Dominant Strategies and Direct Mechanisms

  • Luis C. Corchón


In this chapter we will study the implementation of social choice functions by means of dominant strategies. Our first result is the so-called Revelation Principle which says that a necessary condition for implementation in dominant strategies is that there exist a direct mechanism — that is, a mechanism where each agent announces her characteristic — for which to reveal the true characteristic is a dominant strategy, in other words, truth-telling is an equilibrium (Proposition 1). We will also see how, if truth-telling is a dominant strategy, it is a Nash equilibrium and vice versa (Proposition 2). In section 3.3 we will study the incentives to tell the truth in economic environments. We will prove that under reasonable conditions there is no truth-telling mechanism, either in private good economies or in public good economies (Propositions 3 and 4). In section 3.4 we will see how if the preferences are quasi-linear and the full Pareto efficiency of the allocation as well as the individual rationality of the outcomes are not required, there is a mechanism in which the truth is a dominant strategy and the decision regarding the public good is optimal (Proposition 5). Under some additional conditions this mechanism is unique (Proposition 6). However, if individual rationality is assumed, any mechanism which induces truth-telling will almost always produce inefficient results (Proposition 7). Finally, section 3.5 is devoted to studying the incentives to reveal the true initial endowments also with similar negative results (Proposition 8).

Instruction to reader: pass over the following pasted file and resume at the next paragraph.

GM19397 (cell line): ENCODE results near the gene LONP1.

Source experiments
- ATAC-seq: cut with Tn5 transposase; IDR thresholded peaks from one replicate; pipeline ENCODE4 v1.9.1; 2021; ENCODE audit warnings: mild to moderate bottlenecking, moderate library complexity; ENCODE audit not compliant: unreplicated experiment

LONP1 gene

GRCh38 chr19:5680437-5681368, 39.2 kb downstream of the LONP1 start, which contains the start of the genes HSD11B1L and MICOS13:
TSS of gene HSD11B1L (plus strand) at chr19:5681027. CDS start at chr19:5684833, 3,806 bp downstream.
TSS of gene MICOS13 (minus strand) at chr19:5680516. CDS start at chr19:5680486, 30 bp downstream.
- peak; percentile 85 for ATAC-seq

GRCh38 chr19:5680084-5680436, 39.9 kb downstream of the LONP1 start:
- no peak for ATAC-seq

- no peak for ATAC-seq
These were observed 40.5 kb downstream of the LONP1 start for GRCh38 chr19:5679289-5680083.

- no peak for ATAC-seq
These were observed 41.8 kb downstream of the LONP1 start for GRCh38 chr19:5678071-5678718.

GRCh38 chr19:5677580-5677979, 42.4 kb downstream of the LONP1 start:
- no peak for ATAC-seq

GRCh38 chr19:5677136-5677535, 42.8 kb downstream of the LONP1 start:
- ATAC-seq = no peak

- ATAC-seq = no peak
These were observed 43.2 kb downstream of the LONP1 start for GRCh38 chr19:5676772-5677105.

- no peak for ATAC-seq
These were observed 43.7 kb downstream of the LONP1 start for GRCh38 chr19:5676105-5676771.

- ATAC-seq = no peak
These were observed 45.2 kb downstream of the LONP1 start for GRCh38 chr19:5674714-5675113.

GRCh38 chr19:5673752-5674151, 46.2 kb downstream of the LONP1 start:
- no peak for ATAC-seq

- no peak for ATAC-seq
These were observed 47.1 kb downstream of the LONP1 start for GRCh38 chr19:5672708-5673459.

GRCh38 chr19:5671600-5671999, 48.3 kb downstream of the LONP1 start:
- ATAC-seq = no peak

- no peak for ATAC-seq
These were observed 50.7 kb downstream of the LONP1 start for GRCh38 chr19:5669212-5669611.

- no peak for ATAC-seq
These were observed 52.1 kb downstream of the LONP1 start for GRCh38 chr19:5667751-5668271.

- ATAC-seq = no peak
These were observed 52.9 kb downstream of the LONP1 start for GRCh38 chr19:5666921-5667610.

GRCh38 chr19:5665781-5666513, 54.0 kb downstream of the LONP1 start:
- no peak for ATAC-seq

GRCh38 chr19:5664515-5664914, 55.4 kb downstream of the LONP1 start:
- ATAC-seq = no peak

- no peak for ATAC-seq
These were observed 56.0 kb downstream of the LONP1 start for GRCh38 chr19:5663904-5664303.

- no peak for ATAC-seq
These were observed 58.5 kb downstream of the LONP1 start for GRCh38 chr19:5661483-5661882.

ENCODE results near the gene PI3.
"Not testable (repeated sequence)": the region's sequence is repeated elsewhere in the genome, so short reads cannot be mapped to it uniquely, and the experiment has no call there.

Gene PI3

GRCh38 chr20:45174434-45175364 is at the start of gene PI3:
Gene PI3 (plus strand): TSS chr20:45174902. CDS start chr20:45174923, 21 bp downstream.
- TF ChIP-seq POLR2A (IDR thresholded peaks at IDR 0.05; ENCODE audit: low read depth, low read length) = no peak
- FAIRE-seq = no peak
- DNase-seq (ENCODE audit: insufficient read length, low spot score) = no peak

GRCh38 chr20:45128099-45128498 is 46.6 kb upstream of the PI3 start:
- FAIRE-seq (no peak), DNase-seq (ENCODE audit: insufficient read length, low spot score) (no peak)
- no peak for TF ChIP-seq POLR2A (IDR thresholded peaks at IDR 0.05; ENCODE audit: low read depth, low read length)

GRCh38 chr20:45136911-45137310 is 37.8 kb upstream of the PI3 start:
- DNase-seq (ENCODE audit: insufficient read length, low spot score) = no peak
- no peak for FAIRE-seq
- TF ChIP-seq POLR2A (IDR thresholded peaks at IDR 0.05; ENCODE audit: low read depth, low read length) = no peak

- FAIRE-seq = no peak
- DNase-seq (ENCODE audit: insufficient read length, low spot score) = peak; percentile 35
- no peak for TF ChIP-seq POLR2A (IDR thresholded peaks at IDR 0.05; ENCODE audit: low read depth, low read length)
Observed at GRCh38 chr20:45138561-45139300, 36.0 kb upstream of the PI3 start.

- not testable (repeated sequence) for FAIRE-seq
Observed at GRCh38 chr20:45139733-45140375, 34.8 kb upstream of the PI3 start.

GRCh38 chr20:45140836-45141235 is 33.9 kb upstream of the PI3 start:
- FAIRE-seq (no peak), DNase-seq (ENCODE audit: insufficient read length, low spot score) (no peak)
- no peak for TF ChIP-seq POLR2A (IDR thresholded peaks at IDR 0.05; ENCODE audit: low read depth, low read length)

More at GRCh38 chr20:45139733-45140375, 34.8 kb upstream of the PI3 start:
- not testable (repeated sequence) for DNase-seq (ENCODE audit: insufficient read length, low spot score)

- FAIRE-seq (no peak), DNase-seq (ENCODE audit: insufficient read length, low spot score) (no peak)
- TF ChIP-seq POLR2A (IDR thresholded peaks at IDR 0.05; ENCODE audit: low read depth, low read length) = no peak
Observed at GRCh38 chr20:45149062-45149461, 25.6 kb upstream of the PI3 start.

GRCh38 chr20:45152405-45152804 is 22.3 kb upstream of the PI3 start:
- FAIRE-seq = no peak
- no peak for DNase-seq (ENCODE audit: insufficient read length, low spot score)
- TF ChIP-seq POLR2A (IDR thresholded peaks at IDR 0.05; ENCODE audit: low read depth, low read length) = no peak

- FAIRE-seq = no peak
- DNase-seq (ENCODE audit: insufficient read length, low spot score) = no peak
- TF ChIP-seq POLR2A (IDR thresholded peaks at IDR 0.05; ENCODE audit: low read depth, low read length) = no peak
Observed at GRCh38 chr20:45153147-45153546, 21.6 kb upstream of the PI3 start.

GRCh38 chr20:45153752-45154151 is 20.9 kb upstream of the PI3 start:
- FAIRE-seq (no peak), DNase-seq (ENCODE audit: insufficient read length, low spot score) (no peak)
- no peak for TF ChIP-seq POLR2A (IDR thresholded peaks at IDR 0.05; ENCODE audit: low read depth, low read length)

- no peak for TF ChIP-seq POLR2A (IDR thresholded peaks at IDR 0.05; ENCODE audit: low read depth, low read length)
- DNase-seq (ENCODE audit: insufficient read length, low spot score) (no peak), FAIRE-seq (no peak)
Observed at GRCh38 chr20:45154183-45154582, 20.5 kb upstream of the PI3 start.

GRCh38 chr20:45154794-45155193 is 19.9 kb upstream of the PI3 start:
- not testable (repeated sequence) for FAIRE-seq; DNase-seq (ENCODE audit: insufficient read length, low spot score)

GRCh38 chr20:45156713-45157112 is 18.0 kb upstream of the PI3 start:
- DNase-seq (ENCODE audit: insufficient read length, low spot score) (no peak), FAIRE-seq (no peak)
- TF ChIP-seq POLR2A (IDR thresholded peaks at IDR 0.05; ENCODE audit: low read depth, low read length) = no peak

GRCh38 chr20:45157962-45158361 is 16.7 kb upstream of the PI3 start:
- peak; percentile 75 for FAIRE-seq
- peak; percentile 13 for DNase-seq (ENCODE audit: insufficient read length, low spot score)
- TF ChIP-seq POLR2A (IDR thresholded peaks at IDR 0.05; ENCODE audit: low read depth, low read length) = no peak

Utility Function Nash Equilibrium Public Good Dominant Strategy Private Good 
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  1. The impossibility theorems for economies with private goods, with public goods and in social choice environments can be found respectively in L. Hurwicz (1972), ‘On Informationally Decentralized Systems’ in R. Radner and C.B. McGuire (eds), Decision and Organization: A Volume in Honor of Jacob Marshak (Amsterdam: North-Holland) pp. 297–336.Google Scholar
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Copyright information

© Luis C. Corchón 1996

Authors and Affiliations

  • Luis C. Corchón
    • 1
  1. 1.Universidad de AlicanteAlicanteSpain

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